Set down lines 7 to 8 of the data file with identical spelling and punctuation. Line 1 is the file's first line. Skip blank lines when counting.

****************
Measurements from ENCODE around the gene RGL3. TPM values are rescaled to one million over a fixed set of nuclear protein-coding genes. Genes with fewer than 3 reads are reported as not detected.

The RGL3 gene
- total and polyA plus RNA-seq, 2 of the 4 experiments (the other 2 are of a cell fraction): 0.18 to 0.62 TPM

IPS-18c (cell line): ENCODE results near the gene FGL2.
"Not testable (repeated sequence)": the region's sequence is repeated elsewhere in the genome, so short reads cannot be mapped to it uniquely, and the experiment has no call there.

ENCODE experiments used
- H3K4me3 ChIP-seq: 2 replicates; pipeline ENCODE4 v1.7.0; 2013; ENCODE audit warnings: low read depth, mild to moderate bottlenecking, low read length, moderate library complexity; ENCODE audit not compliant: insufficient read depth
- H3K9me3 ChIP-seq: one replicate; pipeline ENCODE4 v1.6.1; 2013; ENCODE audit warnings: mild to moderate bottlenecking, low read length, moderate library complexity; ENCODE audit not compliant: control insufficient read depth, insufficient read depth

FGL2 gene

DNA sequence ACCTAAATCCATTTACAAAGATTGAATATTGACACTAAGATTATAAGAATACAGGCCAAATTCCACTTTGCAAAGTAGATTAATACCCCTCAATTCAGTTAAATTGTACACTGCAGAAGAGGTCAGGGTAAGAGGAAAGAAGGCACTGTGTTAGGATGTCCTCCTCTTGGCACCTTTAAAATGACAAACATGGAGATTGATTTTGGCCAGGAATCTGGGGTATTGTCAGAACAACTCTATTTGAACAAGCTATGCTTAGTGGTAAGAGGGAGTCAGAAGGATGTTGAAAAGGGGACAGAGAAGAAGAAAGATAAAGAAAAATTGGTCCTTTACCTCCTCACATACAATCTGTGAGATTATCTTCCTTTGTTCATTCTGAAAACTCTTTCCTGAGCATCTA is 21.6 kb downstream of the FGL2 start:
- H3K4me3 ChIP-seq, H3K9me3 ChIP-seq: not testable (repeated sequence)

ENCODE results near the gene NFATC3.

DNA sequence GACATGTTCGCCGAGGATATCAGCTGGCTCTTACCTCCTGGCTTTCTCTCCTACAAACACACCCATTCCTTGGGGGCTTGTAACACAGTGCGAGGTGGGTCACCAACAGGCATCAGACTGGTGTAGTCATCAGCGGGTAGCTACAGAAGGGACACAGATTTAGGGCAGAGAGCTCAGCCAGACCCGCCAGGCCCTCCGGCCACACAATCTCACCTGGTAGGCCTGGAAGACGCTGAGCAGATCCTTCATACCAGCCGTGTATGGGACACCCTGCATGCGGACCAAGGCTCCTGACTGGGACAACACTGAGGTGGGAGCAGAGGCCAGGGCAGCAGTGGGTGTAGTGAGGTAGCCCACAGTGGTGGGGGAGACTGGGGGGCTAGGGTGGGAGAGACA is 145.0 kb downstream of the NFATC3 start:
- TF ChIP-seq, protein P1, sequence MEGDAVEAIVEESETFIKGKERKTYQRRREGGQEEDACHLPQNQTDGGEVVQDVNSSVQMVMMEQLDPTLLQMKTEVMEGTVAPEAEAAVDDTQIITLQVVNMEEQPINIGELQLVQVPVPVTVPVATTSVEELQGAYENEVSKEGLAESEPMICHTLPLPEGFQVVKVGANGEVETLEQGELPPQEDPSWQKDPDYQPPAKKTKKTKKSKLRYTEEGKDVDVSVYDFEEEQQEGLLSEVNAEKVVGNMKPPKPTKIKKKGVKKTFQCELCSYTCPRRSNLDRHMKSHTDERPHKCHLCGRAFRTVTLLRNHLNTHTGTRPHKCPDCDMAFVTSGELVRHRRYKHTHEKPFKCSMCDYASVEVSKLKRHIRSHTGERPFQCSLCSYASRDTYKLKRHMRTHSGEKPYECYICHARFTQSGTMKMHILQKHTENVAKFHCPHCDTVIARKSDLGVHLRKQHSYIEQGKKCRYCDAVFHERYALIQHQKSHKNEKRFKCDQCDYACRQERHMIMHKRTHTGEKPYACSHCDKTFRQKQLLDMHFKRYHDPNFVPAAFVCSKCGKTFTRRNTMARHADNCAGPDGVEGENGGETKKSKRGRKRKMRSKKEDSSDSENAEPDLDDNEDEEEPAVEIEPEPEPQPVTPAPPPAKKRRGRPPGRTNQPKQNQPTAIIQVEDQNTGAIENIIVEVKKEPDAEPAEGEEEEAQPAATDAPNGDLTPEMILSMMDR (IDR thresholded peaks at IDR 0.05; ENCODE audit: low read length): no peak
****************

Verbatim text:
- H3K4me3 ChIP-seq: 2 replicates; pipeline ENCODE4 v1.7.0; 2013; ENCODE audit warnings: low read depth, mild to moderate bottlenecking, low read length, moderate library complexity; ENCODE audit not compliant: insufficient read depth
- H3K9me3 ChIP-seq: one replicate; pipeline ENCODE4 v1.6.1; 2013; ENCODE audit warnings: mild to moderate bottlenecking, low read length, moderate library complexity; ENCODE audit not compliant: control insufficient read depth, insufficient read depth